Culture Street

Helpmann Award-winning actress Ursula Yovich (Capricornia, The Secret River and ABC TVís Gods of Wheat Street and Redfern Now), stars in a celebrated evening of song and storytelling. The Magic Hour is a deliciously dark interpretation of classic Grimmsí Fairy Tales. It is a gutsy one-woman show set in a contemporary Australian landscape where minor characters, previously sidelined, are thrust into the limelight.

What are the challenges of performing in a one-woman show?

You can't slack off, not even for a moment. Most of the time I get lost within my characters and the performance, which is wonderful ... but I have had moments where I've thought about some random thing outside of the show and then have had to catch up. Thankfully to date I've not had to stop a show due to forgetting my place! So .... absolute concentration is a must.

Does your passion for music feature in The Magic Hour?

Absolutely! I love what Joe Lui has created, the soundscape and music is like magic. There is something quite sweet about the music and yet at the same time very eerie. I actually love Joeís music and I hope to collaborate with him in the future.

How is the Australian landscape integrated into the telling of Grimmís fairy tales?

The space and set we use could be from anywhere in the world. Vanessa uses really strong imagery like the following from the first story, an alternate version of Red Riding Hood.

"Drive for hours, through thick green forest and black ice bitumen. Trees grow flush against the side of the road."

This line always make me think of the Tasmanian wilderness. The play is full of these images that give you a sense of this country, albeit a very dark one at times.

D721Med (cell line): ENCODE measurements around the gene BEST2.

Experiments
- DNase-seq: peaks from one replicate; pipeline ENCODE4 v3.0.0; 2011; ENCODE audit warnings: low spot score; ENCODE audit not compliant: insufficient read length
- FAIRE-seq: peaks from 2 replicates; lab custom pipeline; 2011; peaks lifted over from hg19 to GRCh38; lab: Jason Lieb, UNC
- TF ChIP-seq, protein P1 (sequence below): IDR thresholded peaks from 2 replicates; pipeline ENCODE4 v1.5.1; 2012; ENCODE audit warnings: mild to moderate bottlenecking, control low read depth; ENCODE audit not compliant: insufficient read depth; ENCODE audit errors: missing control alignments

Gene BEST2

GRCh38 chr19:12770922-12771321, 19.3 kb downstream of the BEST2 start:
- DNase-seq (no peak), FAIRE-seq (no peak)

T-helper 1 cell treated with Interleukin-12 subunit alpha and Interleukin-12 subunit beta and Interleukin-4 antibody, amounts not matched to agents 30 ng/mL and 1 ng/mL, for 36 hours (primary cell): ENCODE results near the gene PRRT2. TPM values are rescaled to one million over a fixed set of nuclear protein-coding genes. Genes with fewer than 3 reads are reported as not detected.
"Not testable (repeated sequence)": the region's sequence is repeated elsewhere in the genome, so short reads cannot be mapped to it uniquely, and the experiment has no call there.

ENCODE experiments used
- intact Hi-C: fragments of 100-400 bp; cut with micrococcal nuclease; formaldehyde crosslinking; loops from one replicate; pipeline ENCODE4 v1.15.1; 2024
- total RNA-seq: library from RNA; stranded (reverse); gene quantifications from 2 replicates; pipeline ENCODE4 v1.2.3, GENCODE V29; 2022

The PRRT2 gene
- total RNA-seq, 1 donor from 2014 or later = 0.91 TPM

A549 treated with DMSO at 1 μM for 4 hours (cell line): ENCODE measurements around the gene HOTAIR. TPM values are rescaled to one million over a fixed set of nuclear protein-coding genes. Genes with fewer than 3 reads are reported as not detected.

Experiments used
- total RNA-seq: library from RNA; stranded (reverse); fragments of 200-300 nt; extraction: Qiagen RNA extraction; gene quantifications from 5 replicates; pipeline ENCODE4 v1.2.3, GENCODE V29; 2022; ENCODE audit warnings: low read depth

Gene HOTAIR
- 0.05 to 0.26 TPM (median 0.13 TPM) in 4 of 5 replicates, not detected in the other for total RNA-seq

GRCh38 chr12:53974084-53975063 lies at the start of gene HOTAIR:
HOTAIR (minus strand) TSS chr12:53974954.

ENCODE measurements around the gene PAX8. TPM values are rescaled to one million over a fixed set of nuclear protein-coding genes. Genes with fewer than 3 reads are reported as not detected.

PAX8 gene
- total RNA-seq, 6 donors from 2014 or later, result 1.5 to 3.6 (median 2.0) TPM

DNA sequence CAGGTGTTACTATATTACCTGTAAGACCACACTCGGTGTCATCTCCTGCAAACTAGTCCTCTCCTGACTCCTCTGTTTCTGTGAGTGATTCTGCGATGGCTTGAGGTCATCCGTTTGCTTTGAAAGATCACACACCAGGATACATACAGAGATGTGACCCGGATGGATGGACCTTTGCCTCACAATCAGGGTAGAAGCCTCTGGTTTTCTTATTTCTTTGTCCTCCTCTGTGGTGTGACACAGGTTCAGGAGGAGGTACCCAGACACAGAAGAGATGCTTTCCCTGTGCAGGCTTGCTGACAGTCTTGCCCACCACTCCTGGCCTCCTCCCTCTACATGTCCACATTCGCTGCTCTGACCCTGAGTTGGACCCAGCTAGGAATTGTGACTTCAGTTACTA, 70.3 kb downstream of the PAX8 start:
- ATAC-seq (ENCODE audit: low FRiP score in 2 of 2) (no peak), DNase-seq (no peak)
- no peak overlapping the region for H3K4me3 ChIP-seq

What do fairy tales mean to you?

I had always assumed they were about setting up rules, but for the life of me I could never work them out. Perhaps they are about the battles we have every day with our own consciousness and subconsciousness, our desires, what is right and what is wrong. A bit like Pans Labyrinth, a film I love and is very much a modern day fairy tale.

Why The Magic Hour?

Why am I doing it? There are many reasons. As soon as I read the script I was blown away by the complexities of each character, the rhythm of the whole piece is like a song (when I get one word wrong it doesn't feel right to me). The writing is full and rich and chunky. It had everything an actor looks for when they first read a script.

I fell in love with the characters, they all embody a bit of who I am. I was drawn to the bad bits as well as the good and loved both!

The Magic Hour is pretty much the best time of the day for me, crawling into bed with my daughter and reading a book or making up stories. Itís about sharing the most basic thing with another person ... yourself and your imagination.

The Magic Hour is coming to Sydney for the first time for a strictly limited season and is only showing at Riverside Theatres, Parramatta from 26th to 28th June.

You Might Also Like

Food

Interview: Jessica Sepel on Living the Healthy Life

Clinical nutritionist and health blogger Jessica Sepel is fast becoming one of Australia's most sought out wellness and lifestyle advocates.

On January 30, 2017

Books

Fleur McDonald on the best things in life

Fleur McDonald has lived and worked on farms for much of her life. After growing up in the small town of Orroroo in South Australia, she went jillarooing, eventually co-owning...

On May 6, 2015

Books

Debut author Dimity Powell on her new release

Dimity Powell has just released her debut children's book, PS: Who Stole Santa's Mail.†She has been a vibrant and supportive member of the writing community for some time and it...

On December 10, 2012
 

Theatre

James Percy on 'The Potter Generation'

Following the original sell-out tour of 2012, Potted Potter returns to Australia with its Olivier Award nominated and fantastically hilarious comedy that squeezes all seven of the Harry Potter books...

On August 19, 2014

Theatre

Theatre review: Opera Australia's The Force of Destiny

By Sophia Whitfield

On June 28, 2013

Books

Banafsheh Serov on her inspiration for The Russian Tapestry

Banafsheh Serov is the author of Under a Starless Sky, the true story of her family s escape from Iran. She lives in Sydney with her husband and sons, and...

On August 20, 2013
 
Copyright © 2012 - 2018 Culture Street
Contact: info@culturestreet.com.au